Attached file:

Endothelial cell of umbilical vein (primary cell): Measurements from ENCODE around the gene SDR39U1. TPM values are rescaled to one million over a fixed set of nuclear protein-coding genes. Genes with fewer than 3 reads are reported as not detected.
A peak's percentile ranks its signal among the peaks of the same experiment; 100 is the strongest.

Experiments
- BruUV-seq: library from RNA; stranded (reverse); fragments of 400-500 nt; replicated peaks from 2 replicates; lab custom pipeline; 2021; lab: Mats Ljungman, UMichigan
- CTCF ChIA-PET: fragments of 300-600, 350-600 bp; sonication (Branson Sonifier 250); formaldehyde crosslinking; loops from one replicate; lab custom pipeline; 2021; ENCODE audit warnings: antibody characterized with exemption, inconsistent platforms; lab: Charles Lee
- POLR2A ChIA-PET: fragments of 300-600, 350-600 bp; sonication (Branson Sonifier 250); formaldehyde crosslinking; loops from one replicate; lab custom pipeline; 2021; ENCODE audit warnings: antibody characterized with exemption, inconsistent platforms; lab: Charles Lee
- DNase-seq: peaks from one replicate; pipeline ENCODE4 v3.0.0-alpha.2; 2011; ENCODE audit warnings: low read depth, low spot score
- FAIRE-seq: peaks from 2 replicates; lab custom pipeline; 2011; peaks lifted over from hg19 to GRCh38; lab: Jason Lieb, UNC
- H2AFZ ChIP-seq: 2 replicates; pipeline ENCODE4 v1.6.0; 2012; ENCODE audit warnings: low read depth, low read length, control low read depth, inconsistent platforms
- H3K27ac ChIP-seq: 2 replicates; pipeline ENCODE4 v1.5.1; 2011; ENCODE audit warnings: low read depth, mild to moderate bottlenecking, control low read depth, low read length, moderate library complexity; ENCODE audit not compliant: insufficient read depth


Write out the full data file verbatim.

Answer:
Endothelial cell of umbilical vein (primary cell): Measurements from ENCODE around the gene SDR39U1. TPM values are rescaled to one million over a fixed set of nuclear protein-coding genes. Genes with fewer than 3 reads are reported as not detected.
A peak's percentile ranks its signal among the peaks of the same experiment; 100 is the strongest.

Experiments
- BruUV-seq: library from RNA; stranded (reverse); fragments of 400-500 nt; replicated peaks from 2 replicates; lab custom pipeline; 2021; lab: Mats Ljungman, UMichigan
- CTCF ChIA-PET: fragments of 300-600, 350-600 bp; sonication (Branson Sonifier 250); formaldehyde crosslinking; loops from one replicate; lab custom pipeline; 2021; ENCODE audit warnings: antibody characterized with exemption, inconsistent platforms; lab: Charles Lee
- POLR2A ChIA-PET: fragments of 300-600, 350-600 bp; sonication (Branson Sonifier 250); formaldehyde crosslinking; loops from one replicate; lab custom pipeline; 2021; ENCODE audit warnings: antibody characterized with exemption, inconsistent platforms; lab: Charles Lee
- DNase-seq: peaks from one replicate; pipeline ENCODE4 v3.0.0-alpha.2; 2011; ENCODE audit warnings: low read depth, low spot score
- FAIRE-seq: peaks from 2 replicates; lab custom pipeline; 2011; peaks lifted over from hg19 to GRCh38; lab: Jason Lieb, UNC
- H2AFZ ChIP-seq: 2 replicates; pipeline ENCODE4 v1.6.0; 2012; ENCODE audit warnings: low read depth, low read length, control low read depth, inconsistent platforms
- H3K27ac ChIP-seq: 2 replicates; pipeline ENCODE4 v1.5.1; 2011; ENCODE audit warnings: low read depth, mild to moderate bottlenecking, control low read depth, low read length, moderate library complexity; ENCODE audit not compliant: insufficient read depth